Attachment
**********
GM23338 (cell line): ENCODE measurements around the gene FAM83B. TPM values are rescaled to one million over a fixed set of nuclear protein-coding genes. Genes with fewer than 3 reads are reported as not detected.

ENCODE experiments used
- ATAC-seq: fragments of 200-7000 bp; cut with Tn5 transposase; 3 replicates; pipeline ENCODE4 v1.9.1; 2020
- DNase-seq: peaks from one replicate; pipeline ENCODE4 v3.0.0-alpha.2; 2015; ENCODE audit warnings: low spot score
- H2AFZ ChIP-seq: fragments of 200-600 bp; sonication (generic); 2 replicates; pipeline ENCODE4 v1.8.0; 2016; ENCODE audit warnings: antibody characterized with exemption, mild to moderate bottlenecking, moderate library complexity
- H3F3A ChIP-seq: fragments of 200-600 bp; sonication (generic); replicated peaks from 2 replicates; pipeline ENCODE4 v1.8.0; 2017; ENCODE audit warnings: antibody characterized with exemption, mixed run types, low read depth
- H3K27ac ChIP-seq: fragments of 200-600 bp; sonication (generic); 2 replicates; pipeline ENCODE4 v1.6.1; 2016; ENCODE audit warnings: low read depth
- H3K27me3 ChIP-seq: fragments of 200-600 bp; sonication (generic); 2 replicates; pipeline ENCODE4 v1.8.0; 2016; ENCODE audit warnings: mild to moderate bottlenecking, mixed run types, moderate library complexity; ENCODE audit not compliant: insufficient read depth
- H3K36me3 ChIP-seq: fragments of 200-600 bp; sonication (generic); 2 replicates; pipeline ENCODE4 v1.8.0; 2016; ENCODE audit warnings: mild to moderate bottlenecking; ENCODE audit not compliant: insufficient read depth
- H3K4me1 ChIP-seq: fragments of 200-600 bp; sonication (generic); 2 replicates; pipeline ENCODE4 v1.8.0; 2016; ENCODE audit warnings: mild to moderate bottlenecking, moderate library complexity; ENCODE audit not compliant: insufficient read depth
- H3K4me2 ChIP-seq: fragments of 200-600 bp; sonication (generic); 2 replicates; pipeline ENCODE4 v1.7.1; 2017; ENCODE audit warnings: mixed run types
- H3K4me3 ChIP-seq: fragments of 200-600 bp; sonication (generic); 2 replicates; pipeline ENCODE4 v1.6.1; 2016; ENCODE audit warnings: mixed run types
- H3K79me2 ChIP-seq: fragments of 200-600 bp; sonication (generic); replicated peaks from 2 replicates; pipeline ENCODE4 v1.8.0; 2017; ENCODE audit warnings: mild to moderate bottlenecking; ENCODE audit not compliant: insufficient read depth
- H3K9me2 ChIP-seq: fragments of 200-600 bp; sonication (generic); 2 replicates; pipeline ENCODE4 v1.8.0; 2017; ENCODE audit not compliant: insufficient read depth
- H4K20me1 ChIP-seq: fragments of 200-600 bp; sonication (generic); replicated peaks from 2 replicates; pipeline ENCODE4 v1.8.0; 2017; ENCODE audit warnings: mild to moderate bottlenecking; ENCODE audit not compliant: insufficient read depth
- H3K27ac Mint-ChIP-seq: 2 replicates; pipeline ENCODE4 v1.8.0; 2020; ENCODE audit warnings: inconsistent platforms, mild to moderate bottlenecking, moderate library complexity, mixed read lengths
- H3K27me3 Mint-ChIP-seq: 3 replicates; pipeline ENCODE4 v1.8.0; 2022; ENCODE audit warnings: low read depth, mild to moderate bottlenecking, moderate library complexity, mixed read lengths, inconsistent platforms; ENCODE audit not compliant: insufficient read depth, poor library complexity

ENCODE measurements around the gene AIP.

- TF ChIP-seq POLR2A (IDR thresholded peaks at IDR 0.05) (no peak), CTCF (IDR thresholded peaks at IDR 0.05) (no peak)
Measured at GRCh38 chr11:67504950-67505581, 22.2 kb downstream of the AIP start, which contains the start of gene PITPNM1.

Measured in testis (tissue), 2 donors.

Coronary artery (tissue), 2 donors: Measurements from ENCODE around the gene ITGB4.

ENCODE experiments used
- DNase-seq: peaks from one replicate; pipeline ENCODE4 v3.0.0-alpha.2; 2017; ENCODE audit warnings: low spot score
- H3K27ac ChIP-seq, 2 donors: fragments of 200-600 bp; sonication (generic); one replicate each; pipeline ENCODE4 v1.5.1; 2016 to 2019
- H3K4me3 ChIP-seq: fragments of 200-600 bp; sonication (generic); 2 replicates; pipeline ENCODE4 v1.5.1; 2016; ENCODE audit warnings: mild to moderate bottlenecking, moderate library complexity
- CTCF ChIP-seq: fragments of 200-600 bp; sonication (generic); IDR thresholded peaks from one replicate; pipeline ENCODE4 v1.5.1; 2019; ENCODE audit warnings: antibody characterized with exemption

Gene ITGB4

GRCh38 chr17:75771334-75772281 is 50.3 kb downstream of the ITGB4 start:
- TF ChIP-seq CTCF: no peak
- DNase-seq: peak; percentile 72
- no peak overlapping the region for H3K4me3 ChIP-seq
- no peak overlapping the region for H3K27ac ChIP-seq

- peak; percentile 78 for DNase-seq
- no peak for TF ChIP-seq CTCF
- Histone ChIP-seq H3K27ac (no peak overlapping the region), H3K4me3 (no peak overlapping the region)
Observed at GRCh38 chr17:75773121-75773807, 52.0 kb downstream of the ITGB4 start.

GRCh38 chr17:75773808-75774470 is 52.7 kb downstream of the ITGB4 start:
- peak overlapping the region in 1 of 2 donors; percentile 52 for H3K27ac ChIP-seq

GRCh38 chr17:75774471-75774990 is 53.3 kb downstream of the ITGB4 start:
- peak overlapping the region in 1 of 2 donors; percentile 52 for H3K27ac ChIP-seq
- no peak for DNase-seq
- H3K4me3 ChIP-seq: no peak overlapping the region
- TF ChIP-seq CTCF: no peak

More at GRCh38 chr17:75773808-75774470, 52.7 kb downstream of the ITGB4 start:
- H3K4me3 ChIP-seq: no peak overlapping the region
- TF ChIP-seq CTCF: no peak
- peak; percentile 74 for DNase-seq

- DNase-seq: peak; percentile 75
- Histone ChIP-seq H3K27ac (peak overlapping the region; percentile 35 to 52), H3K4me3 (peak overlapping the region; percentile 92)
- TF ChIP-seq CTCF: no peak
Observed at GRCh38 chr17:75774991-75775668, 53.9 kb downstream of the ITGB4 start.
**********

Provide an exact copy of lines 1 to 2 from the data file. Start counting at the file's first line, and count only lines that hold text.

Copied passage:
GM23338 (cell line): ENCODE measurements around the gene FAM83B. TPM values are rescaled to one million over a fixed set of nuclear protein-coding genes. Genes with fewer than 3 reads are reported as not detected.

ENCODE experiments used